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Part of me feels a little bad for Blizzard, since it’s only now releasing a game in a style it hand a hand in creating. But another part of me thinks Blizzard isn’t too broken up about it.
Like its direct competitors, League of Legends and Dota 2, Heroes of the Storm is multiplayer online battle arena (MOBA, a genre that’s sprung from the Defense of the Ancients mod from Warcraft 3), but it’s infused with Blizzard’s unique ability to distill complicated concepts into simple forms. Its objective is simple: Two teams have a huge building on their side of the map, and it’s your job to destroy your enemy’s. You do this by destroying the walls, towers, cannons, and structures around it. The enemy team’s characters (called heroes) don’t want that, and will try to stop you. The genre is usually too complicated for your average player to get into, but Blizzard has managed to create the simplest, least intimidating entry in the genre yet.
It’s also a lot of fun.
What you’ll like
It finally makes MOBAs approachable
Dota 2 might be my favorite game of all time. I’ve played it for over 2,400 hours, more than the rest of my Steam library combined. But outside of a few friends with a passing interest I’ve managed to convert, I can’t recommend it to anyone without ample free time. It’s too intricate. What hero should a newbie play (it has quite a few)? What skills or items should I build (it depends on a number of things)? What goes through spell immunity (you can consult a list, but not in-game).
Heroes of the Storm is a lot like Dota 2 (and League of Legends), but it makes the nuances of MOBAs easier to understand.This may sound strange to someone who’s never played these kinds of games before, but it’s liberating to not have to think about what kind of damage each hero’s spell deals, which global skills and talent trees to equip before a match, what spells to put point points into first, or what items to buy. There’s no gold, only experience, which you get simply from being around enemy minions, defenses and heroes when they go down.
Each map has different objectives (more on that later), but they’re clear, and because they’re so important to winning, you won’t easily forget them. What sounds complex in text is a lot simpler in practice; pick one of the heroes available for free that week, enter a match, read the rules, and attack towers. After a few minutes and a couple of training matches, you’ll fall into the rhythms of the game, faster than in any other big MOBA. Heroes eases you in slowly but has less to teach you, and you could learn to play it between back-to-back World of Warcraft raids, if you’re that thoroughly entrenched in Blizzard’s ecosystem.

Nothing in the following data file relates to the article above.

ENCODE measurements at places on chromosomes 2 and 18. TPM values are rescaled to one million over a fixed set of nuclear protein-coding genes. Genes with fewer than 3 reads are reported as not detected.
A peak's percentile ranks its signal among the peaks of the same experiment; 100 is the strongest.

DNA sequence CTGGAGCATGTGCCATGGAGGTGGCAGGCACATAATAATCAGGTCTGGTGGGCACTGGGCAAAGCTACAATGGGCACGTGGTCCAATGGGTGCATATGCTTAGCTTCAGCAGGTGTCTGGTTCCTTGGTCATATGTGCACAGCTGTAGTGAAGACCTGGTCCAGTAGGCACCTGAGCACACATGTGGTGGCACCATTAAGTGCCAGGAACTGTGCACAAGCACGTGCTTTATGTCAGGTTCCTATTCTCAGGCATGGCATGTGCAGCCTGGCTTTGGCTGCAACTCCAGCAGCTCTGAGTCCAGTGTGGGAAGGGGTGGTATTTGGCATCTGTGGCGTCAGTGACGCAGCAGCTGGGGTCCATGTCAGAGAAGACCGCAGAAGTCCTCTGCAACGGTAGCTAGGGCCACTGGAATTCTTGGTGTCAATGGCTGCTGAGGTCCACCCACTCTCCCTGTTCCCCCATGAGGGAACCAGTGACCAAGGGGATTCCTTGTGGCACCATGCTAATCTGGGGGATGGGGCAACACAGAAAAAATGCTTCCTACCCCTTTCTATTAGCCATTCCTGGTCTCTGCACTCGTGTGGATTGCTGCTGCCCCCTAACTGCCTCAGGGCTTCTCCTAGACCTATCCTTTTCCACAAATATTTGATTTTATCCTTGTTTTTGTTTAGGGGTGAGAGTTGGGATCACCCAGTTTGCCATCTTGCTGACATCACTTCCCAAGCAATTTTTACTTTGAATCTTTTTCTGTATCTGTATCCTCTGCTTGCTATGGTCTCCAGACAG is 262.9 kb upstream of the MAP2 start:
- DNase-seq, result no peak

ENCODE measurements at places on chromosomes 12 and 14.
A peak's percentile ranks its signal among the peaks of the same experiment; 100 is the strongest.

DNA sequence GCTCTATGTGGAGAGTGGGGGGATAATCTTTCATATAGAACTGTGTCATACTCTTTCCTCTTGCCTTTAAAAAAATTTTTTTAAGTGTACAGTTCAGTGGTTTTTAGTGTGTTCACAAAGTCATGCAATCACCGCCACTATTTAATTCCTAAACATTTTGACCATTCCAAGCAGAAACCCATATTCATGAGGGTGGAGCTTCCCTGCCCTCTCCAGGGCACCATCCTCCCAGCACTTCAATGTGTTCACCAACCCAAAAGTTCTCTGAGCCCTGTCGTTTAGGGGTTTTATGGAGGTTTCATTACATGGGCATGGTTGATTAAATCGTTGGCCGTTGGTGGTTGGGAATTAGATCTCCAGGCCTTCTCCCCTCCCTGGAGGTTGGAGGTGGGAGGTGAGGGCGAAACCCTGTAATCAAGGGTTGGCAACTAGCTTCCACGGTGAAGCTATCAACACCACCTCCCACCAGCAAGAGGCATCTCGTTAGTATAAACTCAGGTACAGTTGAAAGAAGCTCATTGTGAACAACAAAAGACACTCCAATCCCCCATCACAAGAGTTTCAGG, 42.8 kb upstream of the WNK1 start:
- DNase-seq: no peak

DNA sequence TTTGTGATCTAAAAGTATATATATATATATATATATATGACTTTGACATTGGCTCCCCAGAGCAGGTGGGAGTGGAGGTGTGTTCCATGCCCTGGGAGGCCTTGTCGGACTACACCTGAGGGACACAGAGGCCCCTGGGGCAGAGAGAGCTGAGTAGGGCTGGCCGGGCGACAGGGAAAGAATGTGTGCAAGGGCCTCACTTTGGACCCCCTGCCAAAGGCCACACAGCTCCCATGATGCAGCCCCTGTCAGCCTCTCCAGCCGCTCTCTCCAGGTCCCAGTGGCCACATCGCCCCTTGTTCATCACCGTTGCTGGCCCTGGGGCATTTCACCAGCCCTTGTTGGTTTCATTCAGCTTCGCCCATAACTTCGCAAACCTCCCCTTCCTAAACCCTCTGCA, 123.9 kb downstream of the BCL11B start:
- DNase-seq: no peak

This simplicity is HotS’ biggest strength. It’s not dense. And while that may seem attractive to diehards of other games, it should appeal to just about anyone else who’s played a game with an isometric perspective. And as three-year Dota 2 vet, I found it a nice change.
It emphasizes teamwork more than other MOBAs
Heroes of the Storm wants players to work as a team. This may sound obvious for a 5-on-5 squad-based game, but you’d be surprised. Other MOBAs thrive on highs and lows, with one of the lows being getting worked over by a single player who outclasses everyone else on the opposing side. You’ll find those players in just about any multiplayer game, but everything about Heroes points toward strength through synergy over individual glory.
Every member on your team shares the same level, so any kill on a minion, tower, or hero makes everyone stronger. The interface also shares both teams’ levels, making it easier to know when you should bide your time and play it safe and when to push after a favorable skirmish. “Kills” and “assists” don’t exist in Heroes, only “Takedowns,” which aggregate both. The scoreboard displays stats for damage done on heroes and towers, but it also shows damage healed as well as how much experience everyone’s contributed. These stats make it harder for a player on a losing team to find someone to blame for the loss. It encourages every player to think of themselves as part of a team instead of someone forced to play with one, which is a chronic problem in other MOBAs.
This causes people to think about the game differently, and the various map objectives drive the point home. Each of the game’s six maps has a team objective that takes places over the course of a match, whether it’s collecting gold for a pirate, entering the mines for skulls, or fighting for the right have someone on your team become a dragon. You can stay in your lane and gather experience for a little while, but if you don’t engage with objectives, nine times out of ten you’ll lose. Objectives often involving staying in particular areas of the map for extended period of time, and these areas inevitably spawn the most fights. Win these fights, and you’ll have a huge advantage going forward.
This emphasis on teamwork makes it easier for anyone starting out to learn how to play without feeling like someone’s breathing down their neck, watching their every move and waiting to point out each mistake. It may still happen, but everything Blizzard does to wean people off individual play means most players will focus less on numbers and more on winning the game.
(Hint: To find out which role or character is right for you, read our guide to picking your role in every popular MOBA).
It just wants you to have fun
Newbies will find a lot of love in Heroes of the Storm, and it’s because Blizzard wants players to have fun (and then buy stuff). Hardcore players will eventually find their way into the hero and team leagues, which offer more competitive ranked play, where picking heroes choices are more important. Generally, the barrier to entry is lower than in Dota 2 or League of Legends, the learning curve is flatter, and it has all the hooks of modern multiplayer games that appeal to people who just want to have a good time.
As you play matches and level up your overall and hero levels, you’ll unlock nonessential items to equip, as well as in-game gold to buy heroes with (this is a free-to-play game, after all). You can see what you’ll get for every milestone, which makes it easy to settle into the “one more game” mentality and play for night after night. It also helps that games are about half as long as the average MOBA, meaning you don’t have to commit to playing for an hour at a time.